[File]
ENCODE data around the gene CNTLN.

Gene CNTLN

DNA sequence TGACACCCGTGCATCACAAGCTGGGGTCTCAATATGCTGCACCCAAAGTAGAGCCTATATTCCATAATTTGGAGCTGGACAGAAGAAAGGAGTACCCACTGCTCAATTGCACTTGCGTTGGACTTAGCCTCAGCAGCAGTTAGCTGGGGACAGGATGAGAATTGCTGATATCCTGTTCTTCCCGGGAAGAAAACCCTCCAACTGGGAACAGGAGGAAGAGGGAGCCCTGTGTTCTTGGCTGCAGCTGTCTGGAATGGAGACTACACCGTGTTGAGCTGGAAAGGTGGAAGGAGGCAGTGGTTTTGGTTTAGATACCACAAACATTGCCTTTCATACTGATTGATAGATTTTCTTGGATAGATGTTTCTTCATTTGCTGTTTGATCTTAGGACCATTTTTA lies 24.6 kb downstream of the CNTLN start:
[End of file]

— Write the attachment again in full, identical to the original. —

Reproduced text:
ENCODE data around the gene CNTLN.

Gene CNTLN

DNA sequence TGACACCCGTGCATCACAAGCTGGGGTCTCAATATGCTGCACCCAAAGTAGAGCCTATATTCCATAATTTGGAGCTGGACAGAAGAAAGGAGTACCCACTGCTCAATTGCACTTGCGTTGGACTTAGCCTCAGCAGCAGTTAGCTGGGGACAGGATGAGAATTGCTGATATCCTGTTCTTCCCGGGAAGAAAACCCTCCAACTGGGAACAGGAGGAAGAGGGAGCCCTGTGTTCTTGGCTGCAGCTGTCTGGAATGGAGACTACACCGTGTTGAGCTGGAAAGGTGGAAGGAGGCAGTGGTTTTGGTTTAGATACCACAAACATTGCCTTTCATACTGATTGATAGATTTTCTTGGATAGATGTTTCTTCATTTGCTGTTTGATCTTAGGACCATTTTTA lies 24.6 kb downstream of the CNTLN start: